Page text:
Few give LDF candidate C Divakaran, 76, much of a chance, despite his familiarity with workers and middle-class voters. Considered by locals as a “son of the soil”, Divakaran, a former state minister and three-time MLA from Nedumangad assembly segment, was one of three CPM leaders who faced disciplinary action in the wake of allegations of ‘seat trade’ in 2014.

He is nevertheless putting up a brave face, and parrots the party line. “Voters here know me well. I am sure of victory,” said Divakaran. However, Divakaran knows better than most, that the real fight is between Tharoor and Kummanam.
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Note – Map for representation purpose | Source –

Full list of candidates

Candidate Name (click on candidate’s name to access affidavit) Party Assets Liabilities

36, 12th std, Honorary Secretary at Co-op Society

Bahujan Samaj Party Rs 19.94 lakh Rs 5.95 lakh

66, B Sc (Botany), Former Governor of Mizoram

Bharatiya Janata Party Rs 11.06 lakh Nil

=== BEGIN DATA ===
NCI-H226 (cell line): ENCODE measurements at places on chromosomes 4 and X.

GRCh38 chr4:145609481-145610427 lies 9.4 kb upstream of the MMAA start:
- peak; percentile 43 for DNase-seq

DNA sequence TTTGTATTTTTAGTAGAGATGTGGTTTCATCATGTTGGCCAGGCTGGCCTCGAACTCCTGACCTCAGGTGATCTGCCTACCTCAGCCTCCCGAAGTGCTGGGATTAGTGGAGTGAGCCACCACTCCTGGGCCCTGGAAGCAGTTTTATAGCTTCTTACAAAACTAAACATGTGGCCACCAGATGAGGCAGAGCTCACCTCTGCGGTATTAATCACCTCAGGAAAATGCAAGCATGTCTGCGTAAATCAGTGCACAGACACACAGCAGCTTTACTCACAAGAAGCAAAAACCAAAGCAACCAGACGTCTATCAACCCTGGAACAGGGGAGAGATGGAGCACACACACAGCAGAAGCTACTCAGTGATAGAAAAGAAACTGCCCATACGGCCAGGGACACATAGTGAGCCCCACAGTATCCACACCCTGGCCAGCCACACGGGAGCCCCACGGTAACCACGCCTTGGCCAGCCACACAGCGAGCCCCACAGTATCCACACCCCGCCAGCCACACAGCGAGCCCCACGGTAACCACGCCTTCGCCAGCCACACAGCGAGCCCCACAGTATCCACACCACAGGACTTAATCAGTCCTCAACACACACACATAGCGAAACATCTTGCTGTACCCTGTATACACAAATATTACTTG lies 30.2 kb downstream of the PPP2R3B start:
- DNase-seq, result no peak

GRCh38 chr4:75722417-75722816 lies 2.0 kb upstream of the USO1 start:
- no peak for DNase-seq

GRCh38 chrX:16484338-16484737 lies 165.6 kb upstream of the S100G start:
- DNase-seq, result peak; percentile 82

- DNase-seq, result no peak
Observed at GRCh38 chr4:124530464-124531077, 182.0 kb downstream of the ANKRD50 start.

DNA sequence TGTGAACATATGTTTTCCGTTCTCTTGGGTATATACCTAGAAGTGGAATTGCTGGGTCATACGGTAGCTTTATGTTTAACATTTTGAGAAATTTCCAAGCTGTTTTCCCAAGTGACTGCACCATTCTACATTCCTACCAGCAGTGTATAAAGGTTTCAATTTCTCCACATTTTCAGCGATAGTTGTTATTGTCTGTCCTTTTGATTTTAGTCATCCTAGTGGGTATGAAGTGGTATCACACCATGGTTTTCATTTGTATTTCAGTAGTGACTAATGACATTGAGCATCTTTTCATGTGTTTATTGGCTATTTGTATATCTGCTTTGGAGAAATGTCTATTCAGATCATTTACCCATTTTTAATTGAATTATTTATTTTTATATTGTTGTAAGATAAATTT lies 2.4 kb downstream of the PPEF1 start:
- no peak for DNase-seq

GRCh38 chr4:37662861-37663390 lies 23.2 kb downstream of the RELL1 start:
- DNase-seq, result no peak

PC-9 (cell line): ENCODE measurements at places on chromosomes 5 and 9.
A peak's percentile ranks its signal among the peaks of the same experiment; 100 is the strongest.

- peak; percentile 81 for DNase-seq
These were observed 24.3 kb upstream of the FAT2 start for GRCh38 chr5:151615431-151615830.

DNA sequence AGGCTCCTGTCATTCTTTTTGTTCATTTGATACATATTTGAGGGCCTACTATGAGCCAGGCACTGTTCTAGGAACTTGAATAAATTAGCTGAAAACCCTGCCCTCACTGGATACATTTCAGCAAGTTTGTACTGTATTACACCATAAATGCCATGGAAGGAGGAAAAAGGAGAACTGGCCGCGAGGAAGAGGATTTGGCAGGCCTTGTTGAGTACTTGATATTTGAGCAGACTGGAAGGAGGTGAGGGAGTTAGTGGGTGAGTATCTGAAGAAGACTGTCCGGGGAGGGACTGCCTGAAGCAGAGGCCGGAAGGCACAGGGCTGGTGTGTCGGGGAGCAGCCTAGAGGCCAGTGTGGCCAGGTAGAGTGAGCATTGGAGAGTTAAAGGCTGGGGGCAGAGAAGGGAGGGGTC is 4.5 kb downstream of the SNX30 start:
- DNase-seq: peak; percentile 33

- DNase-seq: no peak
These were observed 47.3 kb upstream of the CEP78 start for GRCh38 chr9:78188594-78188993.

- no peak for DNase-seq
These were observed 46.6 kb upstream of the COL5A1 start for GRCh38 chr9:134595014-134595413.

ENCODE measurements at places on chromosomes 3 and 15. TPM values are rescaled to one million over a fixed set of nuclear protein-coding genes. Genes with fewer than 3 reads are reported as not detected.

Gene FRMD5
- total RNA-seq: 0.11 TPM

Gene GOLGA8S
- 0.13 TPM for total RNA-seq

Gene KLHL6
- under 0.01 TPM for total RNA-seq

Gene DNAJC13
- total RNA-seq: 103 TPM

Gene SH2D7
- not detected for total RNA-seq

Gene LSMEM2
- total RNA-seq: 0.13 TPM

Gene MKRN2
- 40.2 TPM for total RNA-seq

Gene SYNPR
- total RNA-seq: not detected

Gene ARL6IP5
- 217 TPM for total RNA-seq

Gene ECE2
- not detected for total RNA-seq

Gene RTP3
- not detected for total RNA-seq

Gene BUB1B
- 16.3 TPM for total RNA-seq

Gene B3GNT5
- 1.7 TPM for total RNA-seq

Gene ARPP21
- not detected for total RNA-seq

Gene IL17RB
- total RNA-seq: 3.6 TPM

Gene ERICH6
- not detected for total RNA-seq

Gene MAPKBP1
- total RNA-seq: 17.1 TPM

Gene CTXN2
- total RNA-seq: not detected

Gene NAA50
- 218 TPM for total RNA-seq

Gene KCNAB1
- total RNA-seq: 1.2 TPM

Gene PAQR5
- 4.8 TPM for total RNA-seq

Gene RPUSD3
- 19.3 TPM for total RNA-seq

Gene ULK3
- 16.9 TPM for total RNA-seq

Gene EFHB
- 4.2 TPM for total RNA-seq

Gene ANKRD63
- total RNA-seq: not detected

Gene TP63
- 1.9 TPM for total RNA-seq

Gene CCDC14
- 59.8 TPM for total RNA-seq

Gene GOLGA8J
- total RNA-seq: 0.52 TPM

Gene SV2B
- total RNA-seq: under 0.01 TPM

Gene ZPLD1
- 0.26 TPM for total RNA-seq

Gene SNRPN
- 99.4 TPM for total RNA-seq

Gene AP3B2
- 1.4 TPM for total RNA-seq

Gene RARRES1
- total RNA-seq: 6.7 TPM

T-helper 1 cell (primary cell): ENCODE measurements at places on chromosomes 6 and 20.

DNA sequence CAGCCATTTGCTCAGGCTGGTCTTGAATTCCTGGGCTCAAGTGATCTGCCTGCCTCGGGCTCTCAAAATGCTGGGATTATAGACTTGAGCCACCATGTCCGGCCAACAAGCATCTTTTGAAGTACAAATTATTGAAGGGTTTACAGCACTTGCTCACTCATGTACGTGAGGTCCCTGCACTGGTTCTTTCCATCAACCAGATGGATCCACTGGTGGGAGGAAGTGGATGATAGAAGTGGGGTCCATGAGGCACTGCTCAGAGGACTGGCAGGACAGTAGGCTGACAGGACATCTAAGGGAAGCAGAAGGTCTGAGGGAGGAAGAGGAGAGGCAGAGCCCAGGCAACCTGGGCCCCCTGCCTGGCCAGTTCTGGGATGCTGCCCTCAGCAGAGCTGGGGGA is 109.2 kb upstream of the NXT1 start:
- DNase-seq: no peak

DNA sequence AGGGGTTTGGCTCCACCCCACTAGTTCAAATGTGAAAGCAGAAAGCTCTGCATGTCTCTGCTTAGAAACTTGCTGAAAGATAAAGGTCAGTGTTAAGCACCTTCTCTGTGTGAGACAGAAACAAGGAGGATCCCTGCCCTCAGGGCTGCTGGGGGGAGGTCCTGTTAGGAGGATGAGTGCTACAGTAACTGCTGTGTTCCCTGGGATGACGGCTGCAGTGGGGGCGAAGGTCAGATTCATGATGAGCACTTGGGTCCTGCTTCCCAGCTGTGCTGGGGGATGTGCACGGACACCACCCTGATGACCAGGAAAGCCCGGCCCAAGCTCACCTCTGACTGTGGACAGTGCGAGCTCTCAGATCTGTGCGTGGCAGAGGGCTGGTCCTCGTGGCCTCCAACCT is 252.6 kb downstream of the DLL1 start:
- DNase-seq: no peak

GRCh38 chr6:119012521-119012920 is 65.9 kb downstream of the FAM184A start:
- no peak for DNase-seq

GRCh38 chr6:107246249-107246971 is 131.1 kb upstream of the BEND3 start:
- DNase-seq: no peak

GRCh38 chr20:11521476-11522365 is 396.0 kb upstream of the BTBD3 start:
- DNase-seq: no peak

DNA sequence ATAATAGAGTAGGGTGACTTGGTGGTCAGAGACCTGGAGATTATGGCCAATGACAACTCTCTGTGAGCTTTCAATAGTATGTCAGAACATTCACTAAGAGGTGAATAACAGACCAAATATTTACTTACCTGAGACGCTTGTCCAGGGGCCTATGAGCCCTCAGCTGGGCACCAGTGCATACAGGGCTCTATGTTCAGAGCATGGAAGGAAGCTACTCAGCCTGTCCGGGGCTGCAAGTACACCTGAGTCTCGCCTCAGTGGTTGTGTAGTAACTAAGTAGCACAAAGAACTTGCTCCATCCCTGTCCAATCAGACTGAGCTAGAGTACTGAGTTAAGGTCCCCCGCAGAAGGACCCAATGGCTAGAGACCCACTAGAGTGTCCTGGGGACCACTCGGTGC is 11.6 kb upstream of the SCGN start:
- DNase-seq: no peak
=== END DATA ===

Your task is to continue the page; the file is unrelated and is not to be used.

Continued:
76, Graduate; Politician, MLA

Communist Party of India Rs 90.1 lakh Rs 13.18 lakh

63, Doctorate; Social worker, author, speaker

Indian National Congress Rs 35 crore Nil

77, Graduate, Social Worker

Pravasi Nivasi Party Rs 63 lakh Nil

44, 12th Pass, Political activist  

Socialist Unity Centre of India (Communist) Rs 1.25 lakh Nil

43, 12th std; Evangelist, social worker

Independent Rs 18.25 lakh Rs 3.3 lakh

44, 10th std, Mason

Independent Rs 3.10 lakh Rs 10,500

59, Graduate, Social worker

Independent Rs 1 lakh Nil

54, 12th std, Technician

Independent Rs 30,000 Nil

70, 10th std, KSRTC Pensioner

Independent Rs 75,000 Nil

42, 10th std; Coolie, social worker

Independent Rs 1 lakh Nil

58, Postgraduate, Pensioner

Independent Rs 27.52 lakh Nil

34, Graduate, Business – online media (Vidaya Keralam)

Independent Rs 17.63 lakh Rs 59.7 lakh

72, Graduate, Pensioner

Independent Rs 16.60 lakh Rs 3.69 lakh

34, 10th std, Private Employee

Independent Rs 3.51 lakh Rs 3 lakh

66, 8th std, Press

Independent Rs 3 lakh Nil